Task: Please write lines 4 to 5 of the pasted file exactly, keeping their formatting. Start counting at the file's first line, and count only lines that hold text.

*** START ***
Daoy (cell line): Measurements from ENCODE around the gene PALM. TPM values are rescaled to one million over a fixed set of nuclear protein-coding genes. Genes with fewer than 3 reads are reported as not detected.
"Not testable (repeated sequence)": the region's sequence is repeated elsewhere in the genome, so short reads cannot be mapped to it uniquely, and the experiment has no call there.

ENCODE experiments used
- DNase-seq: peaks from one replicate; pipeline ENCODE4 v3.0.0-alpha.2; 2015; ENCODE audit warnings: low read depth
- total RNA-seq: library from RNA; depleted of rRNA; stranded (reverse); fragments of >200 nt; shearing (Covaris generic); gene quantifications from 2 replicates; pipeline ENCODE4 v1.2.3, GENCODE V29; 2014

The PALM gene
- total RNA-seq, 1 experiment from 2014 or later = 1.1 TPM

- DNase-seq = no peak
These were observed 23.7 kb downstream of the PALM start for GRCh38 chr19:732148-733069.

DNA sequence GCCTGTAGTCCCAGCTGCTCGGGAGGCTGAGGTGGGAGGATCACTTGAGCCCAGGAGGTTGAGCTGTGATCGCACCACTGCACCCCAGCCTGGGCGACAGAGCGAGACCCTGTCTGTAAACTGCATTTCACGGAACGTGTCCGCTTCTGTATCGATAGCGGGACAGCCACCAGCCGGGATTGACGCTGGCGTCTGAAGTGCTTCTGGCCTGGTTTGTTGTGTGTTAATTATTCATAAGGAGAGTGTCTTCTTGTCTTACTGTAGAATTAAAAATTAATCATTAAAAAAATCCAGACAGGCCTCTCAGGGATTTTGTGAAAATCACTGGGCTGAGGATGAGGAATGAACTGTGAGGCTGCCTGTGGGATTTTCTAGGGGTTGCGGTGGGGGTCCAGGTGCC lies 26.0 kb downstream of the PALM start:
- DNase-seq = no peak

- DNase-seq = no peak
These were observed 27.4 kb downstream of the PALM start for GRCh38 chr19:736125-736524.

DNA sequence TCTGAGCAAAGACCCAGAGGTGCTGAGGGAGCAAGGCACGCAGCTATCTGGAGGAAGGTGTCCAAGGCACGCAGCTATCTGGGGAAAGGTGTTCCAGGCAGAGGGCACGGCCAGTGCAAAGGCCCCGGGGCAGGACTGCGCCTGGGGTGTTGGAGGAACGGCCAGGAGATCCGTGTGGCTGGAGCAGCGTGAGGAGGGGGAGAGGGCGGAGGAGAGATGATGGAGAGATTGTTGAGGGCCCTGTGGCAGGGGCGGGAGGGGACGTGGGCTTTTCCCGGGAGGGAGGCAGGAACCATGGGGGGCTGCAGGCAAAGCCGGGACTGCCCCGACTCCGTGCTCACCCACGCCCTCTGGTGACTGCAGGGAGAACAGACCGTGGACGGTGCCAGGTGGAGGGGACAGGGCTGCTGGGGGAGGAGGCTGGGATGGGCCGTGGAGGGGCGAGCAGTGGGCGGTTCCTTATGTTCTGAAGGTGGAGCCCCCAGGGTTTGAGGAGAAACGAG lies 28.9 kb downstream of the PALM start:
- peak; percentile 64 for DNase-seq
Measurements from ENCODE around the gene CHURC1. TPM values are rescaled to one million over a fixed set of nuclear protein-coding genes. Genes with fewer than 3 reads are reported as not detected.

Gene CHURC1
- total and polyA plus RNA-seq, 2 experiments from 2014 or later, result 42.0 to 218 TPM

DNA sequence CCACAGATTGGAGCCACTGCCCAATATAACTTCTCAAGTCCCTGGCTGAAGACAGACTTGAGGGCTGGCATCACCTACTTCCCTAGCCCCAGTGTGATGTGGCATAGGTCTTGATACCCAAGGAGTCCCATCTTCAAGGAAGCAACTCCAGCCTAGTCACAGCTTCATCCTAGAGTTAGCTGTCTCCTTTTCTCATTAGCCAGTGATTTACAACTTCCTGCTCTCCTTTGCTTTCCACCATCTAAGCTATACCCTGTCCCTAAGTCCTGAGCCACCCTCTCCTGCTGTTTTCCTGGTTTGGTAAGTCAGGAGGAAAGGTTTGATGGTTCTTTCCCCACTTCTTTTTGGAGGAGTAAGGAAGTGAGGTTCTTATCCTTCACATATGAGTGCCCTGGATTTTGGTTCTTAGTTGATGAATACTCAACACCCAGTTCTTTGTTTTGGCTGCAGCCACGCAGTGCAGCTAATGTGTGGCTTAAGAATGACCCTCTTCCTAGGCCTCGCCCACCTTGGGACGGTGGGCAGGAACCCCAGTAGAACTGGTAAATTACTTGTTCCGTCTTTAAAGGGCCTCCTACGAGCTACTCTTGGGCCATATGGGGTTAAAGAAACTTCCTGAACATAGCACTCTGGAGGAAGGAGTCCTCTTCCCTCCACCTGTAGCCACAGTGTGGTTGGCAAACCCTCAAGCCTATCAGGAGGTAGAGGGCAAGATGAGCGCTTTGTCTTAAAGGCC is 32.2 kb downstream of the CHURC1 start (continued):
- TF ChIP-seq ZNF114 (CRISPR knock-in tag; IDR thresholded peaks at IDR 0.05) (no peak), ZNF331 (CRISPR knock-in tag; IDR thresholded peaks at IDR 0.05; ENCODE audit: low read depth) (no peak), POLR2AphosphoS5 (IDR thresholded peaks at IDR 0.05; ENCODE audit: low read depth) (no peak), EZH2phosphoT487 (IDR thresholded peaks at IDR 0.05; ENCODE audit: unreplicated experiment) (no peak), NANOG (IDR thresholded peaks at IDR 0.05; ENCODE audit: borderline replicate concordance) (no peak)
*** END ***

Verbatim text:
- DNase-seq: peaks from one replicate; pipeline ENCODE4 v3.0.0-alpha.2; 2015; ENCODE audit warnings: low read depth
- total RNA-seq: library from RNA; depleted of rRNA; stranded (reverse); fragments of >200 nt; shearing (Covaris generic); gene quantifications from 2 replicates; pipeline ENCODE4 v1.2.3, GENCODE V29; 2014